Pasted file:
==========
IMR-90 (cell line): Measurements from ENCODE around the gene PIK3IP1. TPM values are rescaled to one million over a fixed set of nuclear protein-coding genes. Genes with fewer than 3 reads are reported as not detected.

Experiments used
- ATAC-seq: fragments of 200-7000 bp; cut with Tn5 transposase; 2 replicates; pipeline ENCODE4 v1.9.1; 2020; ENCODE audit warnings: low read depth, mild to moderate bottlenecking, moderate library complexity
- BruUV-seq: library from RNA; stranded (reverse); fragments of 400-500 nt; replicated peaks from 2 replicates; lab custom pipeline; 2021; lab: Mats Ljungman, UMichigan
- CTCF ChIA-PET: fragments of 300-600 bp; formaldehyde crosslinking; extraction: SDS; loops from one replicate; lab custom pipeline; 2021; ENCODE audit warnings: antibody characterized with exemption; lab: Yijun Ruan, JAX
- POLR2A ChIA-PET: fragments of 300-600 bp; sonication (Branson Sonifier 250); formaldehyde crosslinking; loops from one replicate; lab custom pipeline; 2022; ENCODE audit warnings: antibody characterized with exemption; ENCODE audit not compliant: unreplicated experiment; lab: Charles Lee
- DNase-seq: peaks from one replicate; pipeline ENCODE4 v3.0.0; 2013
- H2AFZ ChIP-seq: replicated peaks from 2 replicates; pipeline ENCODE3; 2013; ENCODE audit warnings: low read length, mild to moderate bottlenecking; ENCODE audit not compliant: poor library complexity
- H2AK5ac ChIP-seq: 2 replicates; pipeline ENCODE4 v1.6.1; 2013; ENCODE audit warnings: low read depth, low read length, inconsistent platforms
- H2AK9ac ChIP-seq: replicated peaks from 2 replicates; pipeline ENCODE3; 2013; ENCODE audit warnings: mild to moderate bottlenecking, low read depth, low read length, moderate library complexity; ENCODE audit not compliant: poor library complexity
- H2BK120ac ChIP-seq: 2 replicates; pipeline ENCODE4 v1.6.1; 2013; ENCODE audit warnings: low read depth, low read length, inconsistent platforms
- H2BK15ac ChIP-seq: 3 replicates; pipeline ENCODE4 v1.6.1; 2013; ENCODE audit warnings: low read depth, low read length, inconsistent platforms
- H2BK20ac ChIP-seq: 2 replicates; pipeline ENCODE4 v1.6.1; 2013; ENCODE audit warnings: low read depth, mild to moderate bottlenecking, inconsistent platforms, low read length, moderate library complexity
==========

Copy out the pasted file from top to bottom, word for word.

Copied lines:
IMR-90 (cell line): Measurements from ENCODE around the gene PIK3IP1. TPM values are rescaled to one million over a fixed set of nuclear protein-coding genes. Genes with fewer than 3 reads are reported as not detected.

Experiments used
- ATAC-seq: fragments of 200-7000 bp; cut with Tn5 transposase; 2 replicates; pipeline ENCODE4 v1.9.1; 2020; ENCODE audit warnings: low read depth, mild to moderate bottlenecking, moderate library complexity
- BruUV-seq: library from RNA; stranded (reverse); fragments of 400-500 nt; replicated peaks from 2 replicates; lab custom pipeline; 2021; lab: Mats Ljungman, UMichigan
- CTCF ChIA-PET: fragments of 300-600 bp; formaldehyde crosslinking; extraction: SDS; loops from one replicate; lab custom pipeline; 2021; ENCODE audit warnings: antibody characterized with exemption; lab: Yijun Ruan, JAX
- POLR2A ChIA-PET: fragments of 300-600 bp; sonication (Branson Sonifier 250); formaldehyde crosslinking; loops from one replicate; lab custom pipeline; 2022; ENCODE audit warnings: antibody characterized with exemption; ENCODE audit not compliant: unreplicated experiment; lab: Charles Lee
- DNase-seq: peaks from one replicate; pipeline ENCODE4 v3.0.0; 2013
- H2AFZ ChIP-seq: replicated peaks from 2 replicates; pipeline ENCODE3; 2013; ENCODE audit warnings: low read length, mild to moderate bottlenecking; ENCODE audit not compliant: poor library complexity
- H2AK5ac ChIP-seq: 2 replicates; pipeline ENCODE4 v1.6.1; 2013; ENCODE audit warnings: low read depth, low read length, inconsistent platforms
- H2AK9ac ChIP-seq: replicated peaks from 2 replicates; pipeline ENCODE3; 2013; ENCODE audit warnings: mild to moderate bottlenecking, low read depth, low read length, moderate library complexity; ENCODE audit not compliant: poor library complexity
- H2BK120ac ChIP-seq: 2 replicates; pipeline ENCODE4 v1.6.1; 2013; ENCODE audit warnings: low read depth, low read length, inconsistent platforms
- H2BK15ac ChIP-seq: 3 replicates; pipeline ENCODE4 v1.6.1; 2013; ENCODE audit warnings: low read depth, low read length, inconsistent platforms
- H2BK20ac ChIP-seq: 2 replicates; pipeline ENCODE4 v1.6.1; 2013; ENCODE audit warnings: low read depth, mild to moderate bottlenecking, inconsistent platforms, low read length, moderate library complexity